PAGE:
Microorganisms cause issues in various places, in a clinical setting bacteria can cause dangerous outbreaks. O3 can be used as a chemical disinfectant to kill bacteria and viruses with low O3 concentrations.
Studies has shown that low O3 concentrations are capable of deactivating bacteria and enveloped viruses by reacting with unsaturated fatty acids in the plasma membrane, certain surface proteins and DNA.
Cover your mouth and nose with a tissue when you cough or sneeze or use the inside of your elbow.
Throw used tissues in the trash.
Immediately wash your hands with soap and water for
at least 20 seconds. If soap and water are not readily available, clean
your hands with a hand sanitizer that contains at least 60% alcohol.
Wear a facemask if you are sick
If you are sick: You should wear a facemask when you are around other people (e.g., sharing a room or vehicle) and before you enter a healthcare provider’s office. If you are not able to wear a facemask (for example, because it causes trouble breathing), then you should do your best to cover your coughs and sneezes, and people who are caring for you should wear a facemask if they enter your room. Learn what to do if you are sick.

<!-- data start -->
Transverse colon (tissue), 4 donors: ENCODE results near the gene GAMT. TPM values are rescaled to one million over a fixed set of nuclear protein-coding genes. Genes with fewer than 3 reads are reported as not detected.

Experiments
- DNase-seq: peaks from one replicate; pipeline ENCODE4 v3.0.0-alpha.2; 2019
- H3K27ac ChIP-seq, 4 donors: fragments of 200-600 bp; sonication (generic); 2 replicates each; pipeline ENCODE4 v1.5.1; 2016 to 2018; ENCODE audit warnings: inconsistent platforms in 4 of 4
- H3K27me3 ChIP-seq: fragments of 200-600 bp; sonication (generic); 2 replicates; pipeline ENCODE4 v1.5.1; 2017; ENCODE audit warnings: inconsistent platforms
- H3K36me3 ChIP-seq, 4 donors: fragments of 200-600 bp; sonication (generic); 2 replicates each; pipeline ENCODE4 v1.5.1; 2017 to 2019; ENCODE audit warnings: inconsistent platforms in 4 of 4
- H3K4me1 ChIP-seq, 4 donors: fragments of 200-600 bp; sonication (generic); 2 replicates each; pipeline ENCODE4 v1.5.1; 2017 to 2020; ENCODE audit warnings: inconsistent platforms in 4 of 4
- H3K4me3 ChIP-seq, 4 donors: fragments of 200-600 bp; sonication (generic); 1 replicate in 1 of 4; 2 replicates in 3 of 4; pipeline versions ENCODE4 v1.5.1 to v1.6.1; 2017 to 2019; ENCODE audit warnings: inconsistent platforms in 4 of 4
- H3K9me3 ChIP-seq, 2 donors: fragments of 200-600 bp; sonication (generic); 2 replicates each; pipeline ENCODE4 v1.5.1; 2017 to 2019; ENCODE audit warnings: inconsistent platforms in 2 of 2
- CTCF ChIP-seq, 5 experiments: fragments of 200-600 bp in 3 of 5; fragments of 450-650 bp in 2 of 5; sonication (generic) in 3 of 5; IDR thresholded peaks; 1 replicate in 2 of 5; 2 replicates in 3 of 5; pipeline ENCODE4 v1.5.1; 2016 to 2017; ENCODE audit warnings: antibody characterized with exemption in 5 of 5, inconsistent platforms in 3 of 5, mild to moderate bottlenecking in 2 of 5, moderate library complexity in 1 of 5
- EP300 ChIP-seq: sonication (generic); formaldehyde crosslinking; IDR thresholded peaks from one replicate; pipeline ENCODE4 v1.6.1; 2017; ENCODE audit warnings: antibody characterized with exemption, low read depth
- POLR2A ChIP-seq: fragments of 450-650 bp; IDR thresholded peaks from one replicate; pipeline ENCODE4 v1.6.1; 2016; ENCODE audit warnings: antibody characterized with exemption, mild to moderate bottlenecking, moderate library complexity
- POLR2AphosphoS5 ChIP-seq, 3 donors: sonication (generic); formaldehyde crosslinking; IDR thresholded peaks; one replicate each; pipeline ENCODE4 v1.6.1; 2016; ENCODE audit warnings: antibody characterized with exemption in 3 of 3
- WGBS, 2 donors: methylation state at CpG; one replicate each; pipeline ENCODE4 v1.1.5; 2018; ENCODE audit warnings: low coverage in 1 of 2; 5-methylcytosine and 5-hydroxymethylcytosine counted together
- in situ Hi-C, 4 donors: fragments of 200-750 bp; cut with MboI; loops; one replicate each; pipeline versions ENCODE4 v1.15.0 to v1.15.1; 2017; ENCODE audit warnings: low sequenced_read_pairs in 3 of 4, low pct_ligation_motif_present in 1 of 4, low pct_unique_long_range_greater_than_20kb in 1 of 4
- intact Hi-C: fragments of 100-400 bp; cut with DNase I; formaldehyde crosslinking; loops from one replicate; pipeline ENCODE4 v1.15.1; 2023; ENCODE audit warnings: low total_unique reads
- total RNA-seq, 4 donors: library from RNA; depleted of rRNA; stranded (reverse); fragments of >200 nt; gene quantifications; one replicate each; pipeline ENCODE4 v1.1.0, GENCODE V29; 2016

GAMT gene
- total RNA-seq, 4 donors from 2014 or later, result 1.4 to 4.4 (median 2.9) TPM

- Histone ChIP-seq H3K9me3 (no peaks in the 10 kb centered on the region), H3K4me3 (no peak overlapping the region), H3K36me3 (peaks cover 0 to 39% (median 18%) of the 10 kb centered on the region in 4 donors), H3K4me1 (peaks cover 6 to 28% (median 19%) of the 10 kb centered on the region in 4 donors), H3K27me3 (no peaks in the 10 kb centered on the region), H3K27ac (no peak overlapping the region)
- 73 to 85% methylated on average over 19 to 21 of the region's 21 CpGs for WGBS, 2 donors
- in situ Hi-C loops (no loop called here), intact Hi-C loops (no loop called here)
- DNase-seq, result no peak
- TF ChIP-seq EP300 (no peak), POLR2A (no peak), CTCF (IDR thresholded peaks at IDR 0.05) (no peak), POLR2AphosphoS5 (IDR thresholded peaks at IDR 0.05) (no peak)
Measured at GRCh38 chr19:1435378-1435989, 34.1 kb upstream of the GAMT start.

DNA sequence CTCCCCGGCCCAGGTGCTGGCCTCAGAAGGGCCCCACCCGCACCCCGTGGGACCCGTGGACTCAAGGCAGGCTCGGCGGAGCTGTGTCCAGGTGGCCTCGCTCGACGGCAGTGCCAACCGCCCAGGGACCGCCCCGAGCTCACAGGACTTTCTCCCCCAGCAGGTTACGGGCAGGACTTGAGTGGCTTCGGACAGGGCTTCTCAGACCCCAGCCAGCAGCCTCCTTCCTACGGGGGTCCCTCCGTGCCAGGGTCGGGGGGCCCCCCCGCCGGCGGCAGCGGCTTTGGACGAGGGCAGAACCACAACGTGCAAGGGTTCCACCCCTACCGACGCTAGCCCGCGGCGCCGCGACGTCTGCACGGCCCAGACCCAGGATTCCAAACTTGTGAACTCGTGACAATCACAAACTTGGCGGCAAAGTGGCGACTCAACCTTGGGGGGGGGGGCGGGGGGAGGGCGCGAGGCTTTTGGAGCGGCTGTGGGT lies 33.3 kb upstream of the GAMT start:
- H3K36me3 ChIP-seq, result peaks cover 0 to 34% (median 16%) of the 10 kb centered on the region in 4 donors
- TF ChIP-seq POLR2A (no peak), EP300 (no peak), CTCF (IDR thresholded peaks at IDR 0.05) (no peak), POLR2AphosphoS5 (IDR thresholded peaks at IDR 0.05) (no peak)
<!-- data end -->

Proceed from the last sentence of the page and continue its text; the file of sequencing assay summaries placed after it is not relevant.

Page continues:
If you are NOT sick: You do not need to wear a facemask unless you are caring for someone who is sick (and they are not able to wear a facemask). Facemasks may be in short supply and they should be saved for caregivers.
Clean and disinfect
Clean AND disinfect frequently touched surfaces daily. This includes tables, doorknobs, light switches, countertops, handles, desks, phones, keyboards, toilets, faucets, and sinks.
If surfaces are dirty, clean them: Use detergent or soap and water prior to disinfection.